(click pictures to enlarge)
(all pictures taken with Nokia Lumia 929 Cell Phone)
I mentioned in the last post that I was disappointed in Arches NP. I have thought about it more and have changed my mind a little. Although my preference is still for Canyonlands, Arches was nice too. I wasn't feeling up to par when I visited Arches and that may have played into my "semi-disappointment". I may not have given it a fair shot which could be used as a reason to return to this area in the future. Arches is a nice park with several different sandstone formations to see. I am still reading up on some of the geology of the area and am confused about some of it. It surely doesn't help when the "experts" say they are guessing about how parts of it formed but are absolutely sure about other parts. One of their "puzzles" is the existence of such thick salt layers that floated upwards to create salt domes. This floating upwards pushed layers of rock upward to the point where the rock layer split into parallel cracks. That is the puzzle. If the overlying rocks were not split into cracks, then it could be assumed the rocks were layed down after the salt formed. But by them being cracked, then it indicates the salt layer moved (floated) upwards with such force as to displace a thick rock layer. What could have provided such a strong and isolated force. There are salt domes in many places around the country from under Lake Erie to the marshes of Louisiana. Avery Island, home of Tabasco Sauce, is located on such a salt dome.
Oh well, there are always puzzles and questions when talking about events over such a large time period. I would think the "expanding earth" people would jump on this floating salt dome thing as something to help prove their theory.
On the way back to the campground, I turned off and followed the Colorado River upstream for several miles. It is like a mini-grand canyon. It was interesting and provided some good pictures.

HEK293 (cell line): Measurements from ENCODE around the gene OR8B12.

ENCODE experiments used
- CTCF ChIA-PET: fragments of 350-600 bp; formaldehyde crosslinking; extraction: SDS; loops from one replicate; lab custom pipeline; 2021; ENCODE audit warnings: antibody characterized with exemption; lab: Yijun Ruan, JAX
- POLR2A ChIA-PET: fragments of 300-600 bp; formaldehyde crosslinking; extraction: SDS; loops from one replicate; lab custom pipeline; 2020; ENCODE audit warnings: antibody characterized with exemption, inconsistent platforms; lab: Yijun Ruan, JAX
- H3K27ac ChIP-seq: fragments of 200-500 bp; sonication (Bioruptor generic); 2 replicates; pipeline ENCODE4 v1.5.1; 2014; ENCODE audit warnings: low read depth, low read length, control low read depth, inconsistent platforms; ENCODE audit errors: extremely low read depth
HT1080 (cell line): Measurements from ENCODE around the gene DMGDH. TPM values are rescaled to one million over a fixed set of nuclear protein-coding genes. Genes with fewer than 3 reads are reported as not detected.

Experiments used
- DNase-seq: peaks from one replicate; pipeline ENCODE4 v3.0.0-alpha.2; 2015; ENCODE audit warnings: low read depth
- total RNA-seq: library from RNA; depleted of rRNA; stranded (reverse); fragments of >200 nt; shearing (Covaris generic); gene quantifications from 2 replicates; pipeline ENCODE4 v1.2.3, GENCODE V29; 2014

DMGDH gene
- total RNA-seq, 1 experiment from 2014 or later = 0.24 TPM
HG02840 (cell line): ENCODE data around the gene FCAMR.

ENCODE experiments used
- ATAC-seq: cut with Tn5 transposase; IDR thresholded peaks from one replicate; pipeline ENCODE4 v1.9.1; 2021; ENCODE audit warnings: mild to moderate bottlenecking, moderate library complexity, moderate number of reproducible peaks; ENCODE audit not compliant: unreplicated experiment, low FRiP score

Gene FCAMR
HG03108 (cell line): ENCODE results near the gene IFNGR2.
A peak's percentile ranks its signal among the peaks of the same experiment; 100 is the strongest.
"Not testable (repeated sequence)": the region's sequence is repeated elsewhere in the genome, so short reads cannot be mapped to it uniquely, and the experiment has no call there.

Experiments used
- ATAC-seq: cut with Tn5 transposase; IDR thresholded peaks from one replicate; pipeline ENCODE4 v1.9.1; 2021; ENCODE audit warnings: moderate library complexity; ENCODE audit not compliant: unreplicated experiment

There are several pretty views and interesting things to see in Arches and along the Colorado River, so here are some of them:
|This is right past the entrance to Arches. You climb up several hundred feet.|
|Looking down at the Visitors Center and the Moab Valley.|
|Sandstone is everywhere. Cliffs, spires and of course arches|
|This was a nice view looking at the mountains in the distance.|
|A panoramic view of the area.|
|This is the kind of picture most people think represents the typical southwest.|
|This isn't the "official" balanced rock formation, but I liked it just as much.|
|You can clearly see the horizontal layers of the sandstone|
|This is the official balanced rock. Pretty impressive. Even more impressive to try to imagine all of this area under water. (inquiring minds,,,lol)|
|Another angle of balanced rock.|
|There are areas with some fantastic vistas.|
|This is the area of the "floating salt dome". The fractured rocks in the middle of the picture is the top of the dome. I didn't feel like taking the fancy camera out of the case, but now maybe I should have so I could have zoomed in more.|
|An arch, thus the name of the park.|
|These are called "fins". They will eventually form into arches, many centuries from now.|
|Another vista. I like these type of places|
|There used to be an arch across that opening. It collapsed a long, long time ago.|
|That is the Colorado River on the right side. The bridge-like structure is a bike path. I liked the tree.|
|Looking upstream you can see it is like a mini-grand canyon.|
|High wall cliffs along the river|
|Turned around and headed back to the campground.|
Ya'll take care of each other. I'll Cya down the road.